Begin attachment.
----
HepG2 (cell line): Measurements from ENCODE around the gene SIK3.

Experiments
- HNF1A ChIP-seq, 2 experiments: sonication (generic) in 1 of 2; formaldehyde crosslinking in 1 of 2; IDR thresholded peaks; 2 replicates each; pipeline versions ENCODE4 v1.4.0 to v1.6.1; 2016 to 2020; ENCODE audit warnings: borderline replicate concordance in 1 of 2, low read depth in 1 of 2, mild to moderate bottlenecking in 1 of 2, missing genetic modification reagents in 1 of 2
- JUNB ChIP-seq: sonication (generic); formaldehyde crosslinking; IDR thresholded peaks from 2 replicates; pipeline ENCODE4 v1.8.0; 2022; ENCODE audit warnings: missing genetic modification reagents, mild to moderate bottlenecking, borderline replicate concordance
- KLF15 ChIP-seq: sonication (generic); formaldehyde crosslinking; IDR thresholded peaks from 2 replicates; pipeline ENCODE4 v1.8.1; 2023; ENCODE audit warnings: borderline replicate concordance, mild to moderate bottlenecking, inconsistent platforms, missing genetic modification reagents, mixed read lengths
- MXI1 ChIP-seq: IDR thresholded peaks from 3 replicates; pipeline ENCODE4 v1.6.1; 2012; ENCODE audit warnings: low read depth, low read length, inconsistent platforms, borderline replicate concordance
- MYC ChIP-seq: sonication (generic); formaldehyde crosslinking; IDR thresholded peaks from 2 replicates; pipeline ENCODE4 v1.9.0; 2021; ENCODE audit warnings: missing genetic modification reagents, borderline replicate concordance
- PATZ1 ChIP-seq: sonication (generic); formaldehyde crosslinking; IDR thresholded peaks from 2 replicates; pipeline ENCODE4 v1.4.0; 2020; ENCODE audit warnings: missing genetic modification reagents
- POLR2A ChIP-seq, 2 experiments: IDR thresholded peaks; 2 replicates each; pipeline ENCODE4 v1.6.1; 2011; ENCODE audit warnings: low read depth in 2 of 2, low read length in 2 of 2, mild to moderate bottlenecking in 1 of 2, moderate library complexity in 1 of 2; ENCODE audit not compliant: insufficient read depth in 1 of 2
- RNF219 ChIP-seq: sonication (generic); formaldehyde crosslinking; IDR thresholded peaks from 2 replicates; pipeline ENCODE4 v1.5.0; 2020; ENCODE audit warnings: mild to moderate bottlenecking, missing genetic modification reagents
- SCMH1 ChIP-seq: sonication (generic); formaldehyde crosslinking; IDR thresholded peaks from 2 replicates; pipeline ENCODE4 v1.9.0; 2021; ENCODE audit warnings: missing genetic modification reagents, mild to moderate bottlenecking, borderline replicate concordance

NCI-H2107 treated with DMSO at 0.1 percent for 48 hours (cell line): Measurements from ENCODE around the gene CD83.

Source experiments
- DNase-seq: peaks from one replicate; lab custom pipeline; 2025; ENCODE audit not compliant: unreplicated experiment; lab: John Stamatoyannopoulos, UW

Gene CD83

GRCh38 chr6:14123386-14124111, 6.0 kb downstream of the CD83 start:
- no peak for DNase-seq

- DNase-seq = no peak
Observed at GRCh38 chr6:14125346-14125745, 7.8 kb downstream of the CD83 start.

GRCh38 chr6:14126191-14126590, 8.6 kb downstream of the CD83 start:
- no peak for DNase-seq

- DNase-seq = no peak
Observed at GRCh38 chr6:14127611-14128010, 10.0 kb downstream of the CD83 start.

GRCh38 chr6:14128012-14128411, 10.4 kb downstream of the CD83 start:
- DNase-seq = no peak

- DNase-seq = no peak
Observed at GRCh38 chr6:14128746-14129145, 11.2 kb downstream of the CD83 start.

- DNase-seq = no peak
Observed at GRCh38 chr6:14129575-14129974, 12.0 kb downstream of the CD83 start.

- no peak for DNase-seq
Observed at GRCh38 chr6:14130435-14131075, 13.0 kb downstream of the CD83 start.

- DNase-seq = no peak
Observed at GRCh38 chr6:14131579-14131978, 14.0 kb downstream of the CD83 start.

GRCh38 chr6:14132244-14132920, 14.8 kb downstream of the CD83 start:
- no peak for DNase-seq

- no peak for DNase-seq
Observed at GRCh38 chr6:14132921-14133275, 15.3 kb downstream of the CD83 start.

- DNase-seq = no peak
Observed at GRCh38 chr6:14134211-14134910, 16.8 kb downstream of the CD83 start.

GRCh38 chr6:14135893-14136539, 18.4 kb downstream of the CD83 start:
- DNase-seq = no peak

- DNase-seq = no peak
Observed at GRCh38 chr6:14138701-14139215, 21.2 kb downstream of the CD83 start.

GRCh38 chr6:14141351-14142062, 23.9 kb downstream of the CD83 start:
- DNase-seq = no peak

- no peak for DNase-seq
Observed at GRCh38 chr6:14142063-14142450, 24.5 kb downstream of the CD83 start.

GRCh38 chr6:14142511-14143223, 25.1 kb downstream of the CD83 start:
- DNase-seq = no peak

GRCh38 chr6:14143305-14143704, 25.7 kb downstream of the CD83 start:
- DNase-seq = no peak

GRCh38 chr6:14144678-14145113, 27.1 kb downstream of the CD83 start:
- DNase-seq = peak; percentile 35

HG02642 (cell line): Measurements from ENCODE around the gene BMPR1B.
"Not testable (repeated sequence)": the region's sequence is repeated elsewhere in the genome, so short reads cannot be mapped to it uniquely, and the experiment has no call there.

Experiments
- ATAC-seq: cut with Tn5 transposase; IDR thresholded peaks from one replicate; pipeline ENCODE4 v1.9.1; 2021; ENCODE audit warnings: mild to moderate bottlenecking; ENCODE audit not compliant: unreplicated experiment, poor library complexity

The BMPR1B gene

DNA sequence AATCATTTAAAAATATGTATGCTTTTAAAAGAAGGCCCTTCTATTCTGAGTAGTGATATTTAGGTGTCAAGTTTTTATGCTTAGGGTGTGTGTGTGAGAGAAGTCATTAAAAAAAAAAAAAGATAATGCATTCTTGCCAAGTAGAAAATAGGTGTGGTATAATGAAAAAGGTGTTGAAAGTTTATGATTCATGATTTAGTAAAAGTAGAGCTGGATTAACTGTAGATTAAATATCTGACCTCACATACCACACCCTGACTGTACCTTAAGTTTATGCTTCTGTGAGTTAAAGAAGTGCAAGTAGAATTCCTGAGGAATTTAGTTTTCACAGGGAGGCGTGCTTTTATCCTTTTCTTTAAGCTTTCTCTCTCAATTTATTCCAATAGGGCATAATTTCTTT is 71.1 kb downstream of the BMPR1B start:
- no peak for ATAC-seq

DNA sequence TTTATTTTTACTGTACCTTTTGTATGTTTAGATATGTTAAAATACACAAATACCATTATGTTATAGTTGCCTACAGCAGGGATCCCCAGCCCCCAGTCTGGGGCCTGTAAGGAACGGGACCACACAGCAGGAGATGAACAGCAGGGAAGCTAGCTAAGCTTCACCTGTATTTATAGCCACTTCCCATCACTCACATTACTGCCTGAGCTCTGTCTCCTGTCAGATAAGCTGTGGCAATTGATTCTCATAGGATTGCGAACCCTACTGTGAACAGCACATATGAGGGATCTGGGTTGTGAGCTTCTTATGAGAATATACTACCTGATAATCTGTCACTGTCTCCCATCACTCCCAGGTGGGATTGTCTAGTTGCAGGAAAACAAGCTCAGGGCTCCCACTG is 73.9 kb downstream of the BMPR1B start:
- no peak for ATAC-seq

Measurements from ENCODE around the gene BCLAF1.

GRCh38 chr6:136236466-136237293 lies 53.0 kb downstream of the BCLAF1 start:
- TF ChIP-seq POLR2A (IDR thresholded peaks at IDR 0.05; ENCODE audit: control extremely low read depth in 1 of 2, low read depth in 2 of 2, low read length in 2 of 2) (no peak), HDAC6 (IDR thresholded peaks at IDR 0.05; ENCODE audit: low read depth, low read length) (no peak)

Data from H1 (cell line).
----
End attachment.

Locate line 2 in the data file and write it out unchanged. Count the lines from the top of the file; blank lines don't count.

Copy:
Experiments